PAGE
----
Andrew, in his own words:“One thing that I regret is completely blowing an opportunity to come out to my grandmother, despite the fact that she totally opened the door for me to do so. When I was about 15 years old she took me to a restaurant in Portland known for its original mid century modern interior. She took me there because she knew I wanted to study architecture and because she had been friends with the architect who designed it. I recall her saying something to the effect of, “You know, (so-and-so) was a really nice man and a very talented architect. I think you could make really wonderful things just like he did. He was also gay. People are born that way and it’s nothing to feel ashamed of. Just look at what he was able to do.” I sort of panicked and nodded my head and said nothing. She must have sensed that I wasn’t ready to talk about it, so she smiled and we moved on to something else. It’s only looking back on that conversation now that I realize how fortunate I was to have a grandparent in the 90s who was both accepting of gay people and forthright with their opinions on homosexuality. Didn’t seem like much at the time, but I guess it was.
She died while I was living abroad in college and I wasn’t able to attend the funeral, which was rough. And I know there’s not much to be done, but I wish I could tell her that I was pretty alright with being gay fairly early on because of a conversation that she and I never really had to begin with. The little story about her friend the architect was, I guess, all I needed to hear.”
Derek, in his own words:“Being gay is only a part of yourself, you are made up of many beautiful things and are endlessly worth more than you think.
One major challenge I’ve had is reconciling my beliefs with my sexuality. I think everyone has contradicting aspects that make up who they are, it doesn’t mean that you’re messed up it just means that you’re an individual. You can find success in identifying with not just one part of yourself but by taking each piece and making it your own.
I’d like to feel like I was apart of (the gay community in Los Angeles) but I’ve heard it can become very cliquey and incestuous.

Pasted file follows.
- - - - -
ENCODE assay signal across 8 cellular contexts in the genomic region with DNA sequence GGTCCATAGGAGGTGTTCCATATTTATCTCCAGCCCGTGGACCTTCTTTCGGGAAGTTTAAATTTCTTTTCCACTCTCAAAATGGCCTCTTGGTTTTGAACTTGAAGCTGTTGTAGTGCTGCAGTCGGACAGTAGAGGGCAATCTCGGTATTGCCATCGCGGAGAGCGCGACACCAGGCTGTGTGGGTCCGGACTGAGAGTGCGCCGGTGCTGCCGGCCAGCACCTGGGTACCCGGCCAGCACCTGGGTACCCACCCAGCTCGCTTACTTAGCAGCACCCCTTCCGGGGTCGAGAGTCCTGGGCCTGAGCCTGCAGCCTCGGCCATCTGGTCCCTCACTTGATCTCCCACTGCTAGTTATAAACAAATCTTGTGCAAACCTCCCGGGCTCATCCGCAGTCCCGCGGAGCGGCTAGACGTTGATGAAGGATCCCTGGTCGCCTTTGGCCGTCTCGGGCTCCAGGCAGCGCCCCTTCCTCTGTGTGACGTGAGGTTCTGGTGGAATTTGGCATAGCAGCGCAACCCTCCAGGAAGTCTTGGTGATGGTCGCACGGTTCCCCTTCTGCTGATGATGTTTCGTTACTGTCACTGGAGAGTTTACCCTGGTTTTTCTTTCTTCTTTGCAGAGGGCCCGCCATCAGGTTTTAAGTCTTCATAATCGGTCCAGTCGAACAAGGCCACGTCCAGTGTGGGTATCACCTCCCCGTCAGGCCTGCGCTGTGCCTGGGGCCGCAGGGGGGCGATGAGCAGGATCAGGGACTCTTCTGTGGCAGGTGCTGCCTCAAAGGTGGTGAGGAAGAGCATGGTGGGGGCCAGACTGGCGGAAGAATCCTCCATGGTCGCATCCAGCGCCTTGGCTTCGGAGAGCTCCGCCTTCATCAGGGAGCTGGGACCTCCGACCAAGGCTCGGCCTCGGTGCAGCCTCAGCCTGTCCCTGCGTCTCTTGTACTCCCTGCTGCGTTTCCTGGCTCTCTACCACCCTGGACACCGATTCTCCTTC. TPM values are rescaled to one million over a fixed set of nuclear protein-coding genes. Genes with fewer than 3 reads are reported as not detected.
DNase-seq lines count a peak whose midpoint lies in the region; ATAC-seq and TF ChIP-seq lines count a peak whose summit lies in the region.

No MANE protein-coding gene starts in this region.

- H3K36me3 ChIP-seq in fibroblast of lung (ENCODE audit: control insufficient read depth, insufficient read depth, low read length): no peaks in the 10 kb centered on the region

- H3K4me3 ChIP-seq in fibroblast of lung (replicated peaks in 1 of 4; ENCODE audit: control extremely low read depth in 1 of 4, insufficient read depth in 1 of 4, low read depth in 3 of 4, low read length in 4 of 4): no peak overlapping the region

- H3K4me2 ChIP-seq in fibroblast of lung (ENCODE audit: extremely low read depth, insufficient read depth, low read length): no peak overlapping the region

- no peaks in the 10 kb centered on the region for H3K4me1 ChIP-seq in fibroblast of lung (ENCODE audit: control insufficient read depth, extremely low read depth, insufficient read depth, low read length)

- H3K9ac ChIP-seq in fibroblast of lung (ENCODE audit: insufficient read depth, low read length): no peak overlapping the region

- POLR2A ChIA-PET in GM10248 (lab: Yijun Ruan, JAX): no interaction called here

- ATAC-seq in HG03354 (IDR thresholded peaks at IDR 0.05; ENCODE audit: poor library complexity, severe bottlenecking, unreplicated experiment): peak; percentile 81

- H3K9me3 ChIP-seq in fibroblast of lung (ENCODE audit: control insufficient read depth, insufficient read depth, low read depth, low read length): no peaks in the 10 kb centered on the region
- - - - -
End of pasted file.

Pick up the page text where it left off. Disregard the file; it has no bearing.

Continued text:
You can’t be friendly to someone at a bar without them thinking you want to get in their pants. Actually, you probably shouldn’t try to make friends at bars, everyone’s horny (unless…). You really just have to be confident, find your place and the people you want to surround yourself with, that’s when it becomes easy.
I knew I was gay ever since I was a little navy cardigan wearing Catholic schoolboy. I didn’t come out until my Junior year of high school, even though my parents had found a gay porn zine I had hidden when I was a Sophomore. My parents and family have become very accepting but at times their different views get the best of them, but that’s family.
(Advice I’d give my younger self). Age 13: Don’t hide your porn in your jacket pockets, you have siblings who like to borrow your clothes. Oops.
Age 16: Don’t worry about what other people think.
Age 18: Don’t be afraid to date and make mistakes, you’ll be fine.”
Rudy, in his own words:“I think the queer scene in LA is very diverse and yet can be segregated at the same time. What I love about it though is that it is something that just keeps evolving and if you don’t see yourself as part of any scene you can create it. I know so many rad queer people in this city who have created spaces for people to gather or be creative. That is not to say that I don’t get nary or frustrated at times with the gay scene in Los Angeles but that’s a whole other story.
I grew up in East LA and am the youngest of eight. Growing up my parents instilled a very strong work ethic. They also made me believe I could do anything I set my mind to. As I grew up here in the states I began to see things a little differently than most of my family. I was drawn to Punk as it seemed to be the outlet I needed to express myself. I knew I was gay at a young age and kinda just accepted it. It was hard for my parents to deal with me and my crazy clothes, music, and way of living that I never really thought about coming out. Eventually I was forced to come out and it did not go over very well. Though as the years have gone by my parents have accepted me for the person I am. They are proud to call me their son. I am still that Mexicano Queer Punk teen at heart and I would not have it any other way. Lastly everything that I have ever done or accomplished in life is a direct result of that work ethic/I can do anything attitude I learned from my parents.”